That principle has been applied in our own decisions, as well as in those of other courts. Compensation has been awarded to an employee who, because of an attack of epilepsy, fell while going down stairs in the course of his work, Cusick's Case, 260 Mass. 421; to one who because of disease fell into the machine at which he worked, Dow's Case, 231 Mass. 348; to one who, because of illness, fell through a glass partition in a rest room at her place of employment, Sullivan's Case, 241 Mass. 9; and see Belanger's Case, 274 Mass. 371, and the contention of the insurer in that case. [Note p503] See also Holmes's Case, 267 Mass. 307. In other jurisdictions compensation has been awarded to an employee working in a well built building who was injured by its roof when the roof was crushed by the fall of a wall under construction on the adjoining land of a stranger, Thom v. Sinclair, [1917] A. C. 127; to one working near an open hatchway and falling into the hold when seized with an epileptic fit. Wicks v. Dowell & Co. Ltd. [1905] 2 K. B. 225; to one injured by the collapse of a

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building in which he was working, due to an earthquake, Brooker v. Thomas Borthwick & Sons (Australasia), Ltd. [1933] A. C. 669; to one loading milk bottles in a shed and injured by broken bottles when an earthquake caused the brick wall of an adjoining building to fall through the roof of the shed, Enterprise Dairy Co. v. Industrial Accident Commission, 202 Cal. 247; to one who, dazed by lightning, fell on the harrow which he was using and was hurt, Dunnigan v. Clinton Falls Nursery Co. 155 Minn. 286; to one who was hurt when the building in which she was working was demolished by a cyclone, Scott County School Board v. Carter, 156 Va. 815, Industrial Commission of Ohio v. Hampton, 123 Ohio St. 500; and to a telephone operator injured by electricity transmitted through the telephone by lightning, Texas Compensation Ins. Co. v. Ellison, (Tex. Civ. App.) 71 S.W.(2d) 309.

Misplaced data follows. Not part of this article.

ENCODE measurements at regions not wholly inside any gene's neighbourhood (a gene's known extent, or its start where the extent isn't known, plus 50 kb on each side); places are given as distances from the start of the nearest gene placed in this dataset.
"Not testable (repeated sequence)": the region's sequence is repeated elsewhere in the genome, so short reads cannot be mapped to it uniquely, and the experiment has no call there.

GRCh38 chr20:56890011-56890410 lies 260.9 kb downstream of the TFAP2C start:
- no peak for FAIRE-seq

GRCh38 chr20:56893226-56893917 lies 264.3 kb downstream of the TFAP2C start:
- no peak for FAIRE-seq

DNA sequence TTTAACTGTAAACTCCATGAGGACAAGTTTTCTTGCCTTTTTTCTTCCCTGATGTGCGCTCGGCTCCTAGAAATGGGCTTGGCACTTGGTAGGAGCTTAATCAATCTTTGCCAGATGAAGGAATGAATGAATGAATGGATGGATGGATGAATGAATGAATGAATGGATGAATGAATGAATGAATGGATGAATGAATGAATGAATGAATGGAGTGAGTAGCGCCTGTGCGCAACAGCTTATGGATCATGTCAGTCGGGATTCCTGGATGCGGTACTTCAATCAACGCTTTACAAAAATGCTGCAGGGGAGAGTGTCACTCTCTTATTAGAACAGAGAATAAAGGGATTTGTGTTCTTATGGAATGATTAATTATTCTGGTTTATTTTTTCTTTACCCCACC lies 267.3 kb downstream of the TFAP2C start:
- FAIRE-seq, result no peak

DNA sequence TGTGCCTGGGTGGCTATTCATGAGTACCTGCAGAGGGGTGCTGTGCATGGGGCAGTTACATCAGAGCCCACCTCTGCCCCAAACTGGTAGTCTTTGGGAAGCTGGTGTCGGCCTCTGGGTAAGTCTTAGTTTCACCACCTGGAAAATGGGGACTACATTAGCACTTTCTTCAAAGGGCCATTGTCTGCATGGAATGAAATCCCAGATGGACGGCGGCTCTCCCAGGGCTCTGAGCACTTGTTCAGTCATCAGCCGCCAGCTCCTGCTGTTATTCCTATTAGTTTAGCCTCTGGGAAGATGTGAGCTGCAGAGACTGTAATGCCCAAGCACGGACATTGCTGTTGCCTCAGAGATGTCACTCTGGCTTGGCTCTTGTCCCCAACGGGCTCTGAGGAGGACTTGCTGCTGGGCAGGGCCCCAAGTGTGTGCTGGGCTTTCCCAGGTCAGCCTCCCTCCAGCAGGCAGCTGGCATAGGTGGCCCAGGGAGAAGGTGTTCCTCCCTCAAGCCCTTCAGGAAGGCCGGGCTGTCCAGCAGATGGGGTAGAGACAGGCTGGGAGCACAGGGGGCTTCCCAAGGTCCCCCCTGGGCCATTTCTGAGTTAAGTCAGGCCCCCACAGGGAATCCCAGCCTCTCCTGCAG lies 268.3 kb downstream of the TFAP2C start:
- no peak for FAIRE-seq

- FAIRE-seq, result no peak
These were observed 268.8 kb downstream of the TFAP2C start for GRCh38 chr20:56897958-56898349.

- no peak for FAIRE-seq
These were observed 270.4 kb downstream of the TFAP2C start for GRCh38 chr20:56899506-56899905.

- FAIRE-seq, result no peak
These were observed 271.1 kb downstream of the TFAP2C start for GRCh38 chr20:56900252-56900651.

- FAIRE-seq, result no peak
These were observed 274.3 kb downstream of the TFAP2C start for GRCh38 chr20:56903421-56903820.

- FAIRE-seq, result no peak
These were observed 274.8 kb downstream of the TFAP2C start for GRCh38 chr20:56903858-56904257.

There are decisions denying compensation in similar circumstances, unless special exposure to the danger is shown, but we are unable to follow them. Abell Chevrolet Co. v. Industrial Commission, 370 Ill. 460; S. C. 371 Ill. 76. Gale v. Krug Park Amusement Co. 114 Neb. 432. Baker v. State Industrial Commission, 138 Okla. 167. Stone v. Blackmer & Post Pipe Co. 224 Mo. App. 319. Rush v. Empire Oil & Refining Co. 140 Kans. 198.

Upon the principle that we have stated and illustrated, the employee is entitled to compensation.

Decree dismissing claim reversed.

Decree for employee.


[Note p503] Cases are distinguishable that hold, where an employee is stricken at his post by a physical ailment, unconnected with his employment, which causes him to fall, and to he hurt by contact with the ground or floor, that his injury does not arise out of his employment. Cinmino's Case, 251 Mass. 158. Rozek's Case, 294 Mass. 205. Contact with the ground or floor is inevitable in such a fall, unless some other object intervenes, no matter whether the employee is in his place of employment or elsewhere. The fact that he happens to be in his place of employment, and the ground or floor has a passive part in the injury, is deemed not enough to connect the injury with the employment.